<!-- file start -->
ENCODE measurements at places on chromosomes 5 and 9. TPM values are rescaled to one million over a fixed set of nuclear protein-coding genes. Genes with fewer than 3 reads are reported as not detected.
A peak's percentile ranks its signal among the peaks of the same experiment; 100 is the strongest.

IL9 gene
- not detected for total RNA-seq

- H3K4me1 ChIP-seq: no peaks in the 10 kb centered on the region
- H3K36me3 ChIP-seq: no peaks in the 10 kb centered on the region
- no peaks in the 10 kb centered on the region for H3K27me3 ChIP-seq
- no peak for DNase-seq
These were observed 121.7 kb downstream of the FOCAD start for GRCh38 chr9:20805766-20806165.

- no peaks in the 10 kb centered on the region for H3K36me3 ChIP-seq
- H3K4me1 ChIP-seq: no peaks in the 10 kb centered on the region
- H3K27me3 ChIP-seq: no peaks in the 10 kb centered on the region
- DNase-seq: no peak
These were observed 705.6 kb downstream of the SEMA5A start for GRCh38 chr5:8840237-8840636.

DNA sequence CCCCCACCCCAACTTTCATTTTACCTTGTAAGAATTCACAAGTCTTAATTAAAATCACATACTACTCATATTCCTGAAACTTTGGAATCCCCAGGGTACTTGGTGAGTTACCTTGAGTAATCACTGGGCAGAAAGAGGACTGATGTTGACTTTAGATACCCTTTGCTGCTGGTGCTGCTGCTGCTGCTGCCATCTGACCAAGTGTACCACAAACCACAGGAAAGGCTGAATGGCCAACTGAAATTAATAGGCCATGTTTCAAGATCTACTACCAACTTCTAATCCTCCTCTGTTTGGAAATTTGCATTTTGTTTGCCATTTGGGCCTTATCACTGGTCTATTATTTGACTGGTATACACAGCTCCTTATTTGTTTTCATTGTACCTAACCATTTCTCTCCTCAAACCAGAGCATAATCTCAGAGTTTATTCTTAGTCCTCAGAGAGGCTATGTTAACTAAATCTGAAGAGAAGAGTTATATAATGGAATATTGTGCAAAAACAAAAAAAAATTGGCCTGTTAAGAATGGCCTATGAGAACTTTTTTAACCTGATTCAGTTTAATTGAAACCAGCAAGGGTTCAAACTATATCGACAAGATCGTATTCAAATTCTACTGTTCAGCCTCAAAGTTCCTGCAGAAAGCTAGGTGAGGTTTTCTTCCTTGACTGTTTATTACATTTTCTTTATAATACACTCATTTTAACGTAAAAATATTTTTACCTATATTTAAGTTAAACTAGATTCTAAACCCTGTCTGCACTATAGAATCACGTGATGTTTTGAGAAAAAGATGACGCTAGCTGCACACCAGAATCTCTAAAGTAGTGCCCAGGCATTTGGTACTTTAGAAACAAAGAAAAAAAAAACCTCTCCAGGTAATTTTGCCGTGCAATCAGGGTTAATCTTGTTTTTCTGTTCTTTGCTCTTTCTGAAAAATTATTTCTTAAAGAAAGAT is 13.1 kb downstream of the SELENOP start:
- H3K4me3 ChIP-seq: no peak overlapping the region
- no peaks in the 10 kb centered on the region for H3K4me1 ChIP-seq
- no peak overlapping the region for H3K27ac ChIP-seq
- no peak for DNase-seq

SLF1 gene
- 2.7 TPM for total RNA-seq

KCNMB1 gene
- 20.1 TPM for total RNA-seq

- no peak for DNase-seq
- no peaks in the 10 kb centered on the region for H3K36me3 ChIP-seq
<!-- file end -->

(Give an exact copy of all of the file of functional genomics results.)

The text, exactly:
ENCODE measurements at places on chromosomes 5 and 9. TPM values are rescaled to one million over a fixed set of nuclear protein-coding genes. Genes with fewer than 3 reads are reported as not detected.
A peak's percentile ranks its signal among the peaks of the same experiment; 100 is the strongest.

IL9 gene
- not detected for total RNA-seq

- H3K4me1 ChIP-seq: no peaks in the 10 kb centered on the region
- H3K36me3 ChIP-seq: no peaks in the 10 kb centered on the region
- no peaks in the 10 kb centered on the region for H3K27me3 ChIP-seq
- no peak for DNase-seq
These were observed 121.7 kb downstream of the FOCAD start for GRCh38 chr9:20805766-20806165.

- no peaks in the 10 kb centered on the region for H3K36me3 ChIP-seq
- H3K4me1 ChIP-seq: no peaks in the 10 kb centered on the region
- H3K27me3 ChIP-seq: no peaks in the 10 kb centered on the region
- DNase-seq: no peak
These were observed 705.6 kb downstream of the SEMA5A start for GRCh38 chr5:8840237-8840636.

DNA sequence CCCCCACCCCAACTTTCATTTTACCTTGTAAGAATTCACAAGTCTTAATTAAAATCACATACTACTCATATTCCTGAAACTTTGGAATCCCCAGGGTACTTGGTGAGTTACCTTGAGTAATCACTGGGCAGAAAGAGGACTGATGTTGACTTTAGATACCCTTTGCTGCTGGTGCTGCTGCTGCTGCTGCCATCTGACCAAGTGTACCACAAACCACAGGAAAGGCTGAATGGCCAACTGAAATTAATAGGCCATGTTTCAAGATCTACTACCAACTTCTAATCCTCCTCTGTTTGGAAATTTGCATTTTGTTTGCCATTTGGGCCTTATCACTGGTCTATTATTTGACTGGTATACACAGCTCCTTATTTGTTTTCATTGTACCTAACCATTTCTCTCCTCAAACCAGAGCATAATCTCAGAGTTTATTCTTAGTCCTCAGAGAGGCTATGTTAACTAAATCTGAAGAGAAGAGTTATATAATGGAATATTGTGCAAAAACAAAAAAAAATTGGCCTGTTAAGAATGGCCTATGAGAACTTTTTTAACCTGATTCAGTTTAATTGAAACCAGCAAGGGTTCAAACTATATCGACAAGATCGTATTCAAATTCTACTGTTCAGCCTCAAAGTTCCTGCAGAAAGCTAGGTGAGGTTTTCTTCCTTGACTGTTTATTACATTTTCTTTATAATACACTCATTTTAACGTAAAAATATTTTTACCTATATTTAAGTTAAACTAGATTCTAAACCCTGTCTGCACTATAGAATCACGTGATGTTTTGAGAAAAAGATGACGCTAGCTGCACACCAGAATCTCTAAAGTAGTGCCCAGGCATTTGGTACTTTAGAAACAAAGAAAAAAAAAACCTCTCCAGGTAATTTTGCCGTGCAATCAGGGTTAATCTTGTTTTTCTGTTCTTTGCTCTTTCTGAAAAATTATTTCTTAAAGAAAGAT is 13.1 kb downstream of the SELENOP start:
- H3K4me3 ChIP-seq: no peak overlapping the region
- no peaks in the 10 kb centered on the region for H3K4me1 ChIP-seq
- no peak overlapping the region for H3K27ac ChIP-seq
- no peak for DNase-seq

SLF1 gene
- 2.7 TPM for total RNA-seq

KCNMB1 gene
- 20.1 TPM for total RNA-seq

- no peak for DNase-seq
- no peaks in the 10 kb centered on the region for H3K36me3 ChIP-seq